June 28, 2017

Consumer Sentiment Ended June Near a Six-Year High

Consumer sentiment improved, ending this month close to a six-year high set in May, as optimism among higher-income families rose to its strongest level in six years, a survey released on Friday showed.

The Thomson Reuters/University of Michigan’s final reading on the overall index on Americans’ consumer sentiment was 84.1 points, slightly below the 84.5 in May. The new figure was higher than the preliminary reading of 82.7.

Economists polled by Reuters had forecast the final June reading of 82.8.

“Consumers believe the recovery has achieved an upward momentum that will not be easily reversed,” Richard Curtin, survey director, said in a statement.

He added that the recent drop in stock prices and the jump in mortgage rates had not caused a deterioration in consumers’ view on the economy.

“To be sure, few high- or low-income consumers expect the economy to post robust gains or think the unemployment rate will drastically shrink during the year ahead,” Mr. Curtin said.

Consumer sentiment is considered by some economists as a predictor on consumer spending, which accounts for 70 percent of the United States economy.

Also on Friday, the Institute for Supply Management-Chicago said its index on Midwest business activity posted a steeper-than-expected drop in June to 51.6. A reading below 50 points suggests business contraction.

“It’s not firmly in expansion territory where businesses are ready to hire and invest,” said Tim Quinlan, an economist at Wells Fargo Securities in Charlotte, N.C.

In the Thomson Reuters/University of Michigan’s data, there was a divergence in outlook between higher-income families and lower-income ones.

Higher-income households showed increased optimism about their incomes and wealth, while lower-income ones reported less optimism. Families in the top third of incomes were the most optimistic since the June 2007 survey.

Article source: http://www.nytimes.com/2013/06/29/business/economy/consumer-sentiment-ended-june-near-a-six-year-high.html?partner=rss&emc=rss

Economix Blog: Jaydens and Aidens Are Taking Over

CATHERINE RAMPELL

CATHERINE RAMPELL

Dollars to doughnuts.

It’s not your imagination: Jaydens, Aidens, Ethans and Masons really are taking over, at least among baby boys.

On Thursday, the Social Security Administration released its annual list of most popular baby names from the last year. Within the top 10 names for boys were the names above, which, as you may note, all end in the letter N. Names ending in the letter N have become phenomenally popular in recent years — so much so, in fact, that they have dominated the list of the top 1,000 boys’ names.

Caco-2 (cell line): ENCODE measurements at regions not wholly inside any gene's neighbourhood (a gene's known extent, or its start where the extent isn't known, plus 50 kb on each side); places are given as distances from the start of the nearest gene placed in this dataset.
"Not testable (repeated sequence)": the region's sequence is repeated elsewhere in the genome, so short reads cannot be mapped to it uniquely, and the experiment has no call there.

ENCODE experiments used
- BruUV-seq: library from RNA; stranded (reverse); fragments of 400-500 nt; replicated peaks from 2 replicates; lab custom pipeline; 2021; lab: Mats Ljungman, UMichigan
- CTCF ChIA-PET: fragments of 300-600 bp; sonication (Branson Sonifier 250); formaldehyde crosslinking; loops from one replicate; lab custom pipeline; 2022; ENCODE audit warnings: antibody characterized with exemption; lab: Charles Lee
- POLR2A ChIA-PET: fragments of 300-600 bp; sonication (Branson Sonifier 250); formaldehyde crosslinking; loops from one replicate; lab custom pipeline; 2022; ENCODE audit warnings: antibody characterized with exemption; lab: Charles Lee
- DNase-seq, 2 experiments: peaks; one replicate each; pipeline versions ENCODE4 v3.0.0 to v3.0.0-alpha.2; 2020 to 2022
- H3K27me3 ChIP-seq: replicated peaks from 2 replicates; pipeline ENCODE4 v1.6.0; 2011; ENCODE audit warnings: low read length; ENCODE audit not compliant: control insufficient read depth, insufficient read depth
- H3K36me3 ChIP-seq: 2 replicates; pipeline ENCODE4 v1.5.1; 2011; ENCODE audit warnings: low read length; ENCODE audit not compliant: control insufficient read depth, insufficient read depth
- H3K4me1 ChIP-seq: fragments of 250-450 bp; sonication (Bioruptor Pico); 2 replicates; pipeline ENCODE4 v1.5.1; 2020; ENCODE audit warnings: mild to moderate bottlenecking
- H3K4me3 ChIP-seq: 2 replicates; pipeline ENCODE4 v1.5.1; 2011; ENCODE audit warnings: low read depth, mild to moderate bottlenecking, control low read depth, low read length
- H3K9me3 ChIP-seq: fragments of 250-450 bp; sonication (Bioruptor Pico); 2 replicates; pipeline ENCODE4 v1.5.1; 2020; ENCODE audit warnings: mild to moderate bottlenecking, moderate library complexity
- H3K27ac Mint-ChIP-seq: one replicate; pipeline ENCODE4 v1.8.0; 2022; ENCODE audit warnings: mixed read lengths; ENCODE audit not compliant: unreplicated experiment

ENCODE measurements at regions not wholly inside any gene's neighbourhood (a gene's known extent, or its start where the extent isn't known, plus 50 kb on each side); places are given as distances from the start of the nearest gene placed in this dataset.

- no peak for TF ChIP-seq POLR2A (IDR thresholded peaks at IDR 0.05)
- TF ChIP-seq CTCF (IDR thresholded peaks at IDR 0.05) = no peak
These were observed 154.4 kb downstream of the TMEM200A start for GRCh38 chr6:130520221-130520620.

Source: Social Security Administration

The chart above plots the total number of babies born who have a name in the top 1,000 list in 2012, sorted by the last letter of their name. Laura Wattenberg, creator of babynamewizard.com, first conducted this last-letter name analysis a few years ago. Using a longer-tail list of boys’ names — all names given five or more times in 2012, which totals the top 14,162 names for boys — she estimates that more than a third of all baby boys born in 2012 had a name that ended in N.

Some of these N-names are falling in popularity. “Braeden,” for example, fell over 100 spots last year to No. 581 in 2012 from No. 476 in 2011. But these N-names are still hugely more popular than they were decades ago. Here is Ms. Wattenberg’s chart for the distributions of names for boys born in 1950, sorted by the last letter of their given name:

Courtesy of Laura Wattenberg, babynamewizard.com.

As you can see, there was a large cluster of N-names, but still more equitable distribution among a few other letters, particularly D’s, S’s and Y’s.

For more data analysis on baby names, I suggest Ms. Wattenberg’s blog and a “Freakonomics” excerpt on the trickling-down of baby names from higher-income families to lower-income ones. The Social Security Web site also lets you track a name’s popularity over time.

The Social Security site also lists the top five names each year over the last century. Jacob has been No. 1 for 14 years  now for boys. Sophia has been the top girls’ name for the last two years.

Article source: http://economix.blogs.nytimes.com/2013/05/10/jaydens-and-aidens-are-taking-over/?partner=rss&emc=rss